How to eat as Spaniards do
 

If I wrote about every amazing thing there is to eat and drink in Spain, this would be ONE very long article... 

 

 

... so I'm going to focus on some of the classics that will have you feasting as the Spaniards do. I'm fortunate enough to have family in Madrid and Illescas, thus I've gotten some great tips from the locals.


1. Tapas 

Tapas are small plates usually served alongside drinks at a bar, although you can order multiple dishes to enjoy as a full meal.

My personal favorite tapas dish is croquetas de pollo, which are bite-sized chicken fritters. Careful with these as they're rather addicting and you'll quickly find yourself snacking on them as if you're eating an extra large popcorn at the move theatre. Speaking from experience here. Other typical tapas dishes include patatas bravas (fried diced potatoes), tortilla (chopped potato pancake), aceitunas (olives), calamares (calamari) and queso (cheese).


2. Bocadillos

Bocadillos are basically sandwiches made of Spanish bread and any number of meats, cheeses... you name it.

I'm not talking your Subway sub here. The bread is always freshly baked, light and airy, and the choices are endless. My personal favorite is the tortilla bocadillo, which is a potato pancake on Spanish bread. Take a look here at some of the many types of bocadillos. 

Bocadillos can be hot or cold, and you can usually order them half-sized if you're looking for a lighter snack. 

Bocadillo de Pollo con Queso


3. Olives

Spain produces and exports more olives than any other country in the world. Over 20% of Spain's olives are exported to the United States, and they account for over 50% of olives consumed by Americans. I probably account for half of that 50% myself... 

If you've taken road trips throughout Spain, you've no doubt seen the many olive trees blanketing the landscape (side note, the drive from Madrid to Barcelona with a pitstop in Zaragoza is well worth it). I'm a huge fan of olives, so this is probably my favorite part of Spanish cuisine. Olives, olive oil, olive oil caviar... if it comes from an olive tree, Spain has it.

Shoutout to the Iberian Peninsula for long sunny days, relatively mild winters and suitable winds!


4. Cheese

Manchego, Mahón, Idiazábal, Zamorano, Torta del Cesar... the list goes on and on. My personal favorite is Manchego semicurado. This cheese has a smooth texture, and it packs one rich, delightful bite. It pairs well with a glass of wine, although you can't go wrong enjoying it solo.

I won't go into a ton of detail about the different types of cheese here as I'm no cheese expert, but my fellow blogger Spanish Sabores certainly has a great article about 7 types of cheese to discover in Spain.

Tip: Spanish cheese makes one of the best grilled cheese sandwiches I've ever had.

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Manchego Semicurado


5. Meats

  • Ham

Spain is known for it's ham, specifically Jamón ibérico, or "Iberian ham", which is a type of ham cured for up to 4 years giving it a unique richness and nutty flavor. This type of ham comes from an ancient breed of pig found on the Iberian Peninsula. It's impossible to miss the hundreds of small shops & stands that sell this Spanish delicacy; making it a must-try if you want to live as the Spaniards do.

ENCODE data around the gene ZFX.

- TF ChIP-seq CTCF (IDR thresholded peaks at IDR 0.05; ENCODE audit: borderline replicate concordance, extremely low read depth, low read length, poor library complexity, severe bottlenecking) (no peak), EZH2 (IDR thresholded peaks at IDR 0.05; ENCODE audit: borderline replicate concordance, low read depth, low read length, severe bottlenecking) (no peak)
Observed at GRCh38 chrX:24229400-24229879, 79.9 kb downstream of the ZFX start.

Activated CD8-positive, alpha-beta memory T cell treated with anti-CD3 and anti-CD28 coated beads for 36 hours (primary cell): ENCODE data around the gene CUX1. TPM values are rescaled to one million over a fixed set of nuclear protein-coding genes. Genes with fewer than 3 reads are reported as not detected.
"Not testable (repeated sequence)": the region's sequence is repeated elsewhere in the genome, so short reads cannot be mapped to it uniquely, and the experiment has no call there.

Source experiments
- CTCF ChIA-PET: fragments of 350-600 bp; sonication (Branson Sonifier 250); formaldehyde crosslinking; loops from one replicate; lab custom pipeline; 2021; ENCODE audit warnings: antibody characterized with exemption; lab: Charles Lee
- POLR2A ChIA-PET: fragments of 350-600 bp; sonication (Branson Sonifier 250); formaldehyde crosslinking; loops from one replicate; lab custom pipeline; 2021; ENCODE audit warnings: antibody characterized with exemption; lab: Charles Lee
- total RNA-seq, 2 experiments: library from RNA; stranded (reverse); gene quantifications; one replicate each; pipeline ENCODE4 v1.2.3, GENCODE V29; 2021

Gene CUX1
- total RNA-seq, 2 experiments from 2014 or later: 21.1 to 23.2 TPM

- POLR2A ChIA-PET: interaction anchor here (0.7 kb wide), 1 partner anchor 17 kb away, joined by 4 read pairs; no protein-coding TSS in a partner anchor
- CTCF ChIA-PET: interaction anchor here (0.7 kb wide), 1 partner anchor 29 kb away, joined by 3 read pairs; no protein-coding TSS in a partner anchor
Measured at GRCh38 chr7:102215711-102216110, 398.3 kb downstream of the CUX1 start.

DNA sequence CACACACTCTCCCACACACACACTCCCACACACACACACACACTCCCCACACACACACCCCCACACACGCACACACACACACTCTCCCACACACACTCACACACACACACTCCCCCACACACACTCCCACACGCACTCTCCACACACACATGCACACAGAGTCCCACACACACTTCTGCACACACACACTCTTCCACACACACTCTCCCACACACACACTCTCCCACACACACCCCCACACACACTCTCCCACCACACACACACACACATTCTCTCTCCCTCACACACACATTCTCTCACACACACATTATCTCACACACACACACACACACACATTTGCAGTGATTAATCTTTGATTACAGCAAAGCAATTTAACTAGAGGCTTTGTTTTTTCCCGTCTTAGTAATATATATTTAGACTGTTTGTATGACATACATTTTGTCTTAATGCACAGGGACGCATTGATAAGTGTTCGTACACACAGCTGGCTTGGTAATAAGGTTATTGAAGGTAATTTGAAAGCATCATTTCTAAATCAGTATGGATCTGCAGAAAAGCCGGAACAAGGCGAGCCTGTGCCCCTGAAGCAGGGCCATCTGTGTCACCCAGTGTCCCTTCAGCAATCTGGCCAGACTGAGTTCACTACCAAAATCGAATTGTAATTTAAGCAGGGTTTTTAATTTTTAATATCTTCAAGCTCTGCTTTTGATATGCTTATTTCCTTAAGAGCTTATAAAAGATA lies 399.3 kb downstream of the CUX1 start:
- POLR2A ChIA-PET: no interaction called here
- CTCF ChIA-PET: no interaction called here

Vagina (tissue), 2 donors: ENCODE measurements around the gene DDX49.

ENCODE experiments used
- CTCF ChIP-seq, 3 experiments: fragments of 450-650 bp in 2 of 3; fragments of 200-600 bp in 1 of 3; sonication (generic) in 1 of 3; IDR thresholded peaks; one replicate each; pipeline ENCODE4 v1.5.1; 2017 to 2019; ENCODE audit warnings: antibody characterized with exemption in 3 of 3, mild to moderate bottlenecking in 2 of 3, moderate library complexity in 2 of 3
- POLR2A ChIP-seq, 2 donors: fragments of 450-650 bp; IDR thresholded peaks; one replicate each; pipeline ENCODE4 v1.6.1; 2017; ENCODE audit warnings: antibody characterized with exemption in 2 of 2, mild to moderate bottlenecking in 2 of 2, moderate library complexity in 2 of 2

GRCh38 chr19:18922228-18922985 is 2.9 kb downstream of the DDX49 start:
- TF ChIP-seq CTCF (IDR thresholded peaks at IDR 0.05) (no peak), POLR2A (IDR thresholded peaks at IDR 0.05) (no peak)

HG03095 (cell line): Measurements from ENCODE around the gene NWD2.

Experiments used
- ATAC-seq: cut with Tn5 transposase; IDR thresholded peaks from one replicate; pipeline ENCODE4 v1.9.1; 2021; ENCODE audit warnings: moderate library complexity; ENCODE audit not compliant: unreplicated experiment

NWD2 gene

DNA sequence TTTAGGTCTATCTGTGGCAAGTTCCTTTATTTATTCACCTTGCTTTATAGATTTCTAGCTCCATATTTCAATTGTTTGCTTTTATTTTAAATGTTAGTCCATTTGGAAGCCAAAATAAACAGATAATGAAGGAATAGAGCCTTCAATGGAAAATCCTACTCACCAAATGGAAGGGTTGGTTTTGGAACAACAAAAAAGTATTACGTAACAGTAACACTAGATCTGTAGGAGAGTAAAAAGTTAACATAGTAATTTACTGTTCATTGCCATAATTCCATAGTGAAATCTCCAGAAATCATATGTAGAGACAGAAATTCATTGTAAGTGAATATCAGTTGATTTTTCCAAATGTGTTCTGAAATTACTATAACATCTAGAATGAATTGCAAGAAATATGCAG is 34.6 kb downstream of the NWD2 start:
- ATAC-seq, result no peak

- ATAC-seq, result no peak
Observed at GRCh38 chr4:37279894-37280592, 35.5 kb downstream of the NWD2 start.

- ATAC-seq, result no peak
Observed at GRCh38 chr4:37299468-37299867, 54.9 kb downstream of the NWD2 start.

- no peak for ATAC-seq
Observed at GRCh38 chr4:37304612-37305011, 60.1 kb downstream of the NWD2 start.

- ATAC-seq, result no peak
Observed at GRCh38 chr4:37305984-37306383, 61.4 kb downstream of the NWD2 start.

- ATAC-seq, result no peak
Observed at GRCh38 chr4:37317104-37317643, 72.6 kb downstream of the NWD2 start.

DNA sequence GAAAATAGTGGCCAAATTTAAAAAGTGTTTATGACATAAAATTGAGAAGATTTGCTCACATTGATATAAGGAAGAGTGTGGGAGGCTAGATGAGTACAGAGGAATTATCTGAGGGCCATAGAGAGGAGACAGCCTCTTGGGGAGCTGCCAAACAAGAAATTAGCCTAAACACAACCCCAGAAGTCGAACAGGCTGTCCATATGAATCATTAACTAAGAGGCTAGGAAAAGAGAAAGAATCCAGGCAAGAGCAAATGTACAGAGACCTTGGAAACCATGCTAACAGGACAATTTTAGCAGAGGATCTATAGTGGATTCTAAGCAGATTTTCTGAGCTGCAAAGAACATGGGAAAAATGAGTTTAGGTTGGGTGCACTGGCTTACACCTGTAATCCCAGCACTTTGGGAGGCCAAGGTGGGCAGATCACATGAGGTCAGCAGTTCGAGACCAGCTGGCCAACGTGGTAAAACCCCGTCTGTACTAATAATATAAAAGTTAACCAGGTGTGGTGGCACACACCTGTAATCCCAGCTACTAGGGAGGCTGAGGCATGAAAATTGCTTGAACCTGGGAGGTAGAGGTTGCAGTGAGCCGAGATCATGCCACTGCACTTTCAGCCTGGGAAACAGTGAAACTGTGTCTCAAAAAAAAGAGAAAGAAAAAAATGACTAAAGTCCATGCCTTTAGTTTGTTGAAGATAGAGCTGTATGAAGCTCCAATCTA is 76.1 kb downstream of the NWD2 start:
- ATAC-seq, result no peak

• Chorizo

Another delicacy in this category is chorizo, which is a pork sausage. Spanish chorizo is typically made from smoked pork which differs from other types of chorizo made with fresh pork. 

  • Rabbit

I always say try something once, so I took my own advice and tried Rabbit for the first time in Madrid. Paella Valenciana is a nice go-to if you're looking to try this Spanish delicacy.  


6. Paella

Hands down one of the most classic Spanish dishes. You absolutely cannot leave Spain without trying paella. There are many variations ranging from just vegetables to seafood, chicken, rabbit, snail, duck, or any combination of these. 

Because Spain lacked sufficient timber for slow burning fires, the paella pan grew in width and became more shallow so smaller branches could be used to cook the contents. It is said that paella originates from the Arab term, "baqiya" or "remaining" as Moorish servants would mix leftovers from royal banquets. Read more about the history of paella here.

Tip: Paella can take a while to cook, as it's best made-to-order. Enjoy a glass (or pitcher) of sangria while you wait for this dish, and then order another while you enjoy it!


7. Liquids

Many Spaniards enjoy a glass of vermouth before a meal to "open the appetite," although I've personally never had trouble opening mine especially in Spain. You definitely won't look like a tourist if you ask for vermouth before your meal. 

Mama mia sangria... what we call "sangria" today has been popular in the Spanish region for thousands of years. Until more modern times, alcoholic beverages were the only safe liquids to consume as water was ridden with bacteria. Vineyards were initially introduced by the Romans, and the rest is history. 

I've had some of the best Sangria in Barcelona, among the many restaurants of the famous La Rambla, or along Avinguda de Gaudi near La Sagrada Familia.

Then there's coffee, which everyone enjoys after nearly ever meal. Order a "cafe con leche" or "cappucino" and you'll fit right in.


TAKEAWAY Tip: when you go the marketplace to buy fresh meat, fruits or vegetables, don't touch the items yourself! The attendant will do it for you.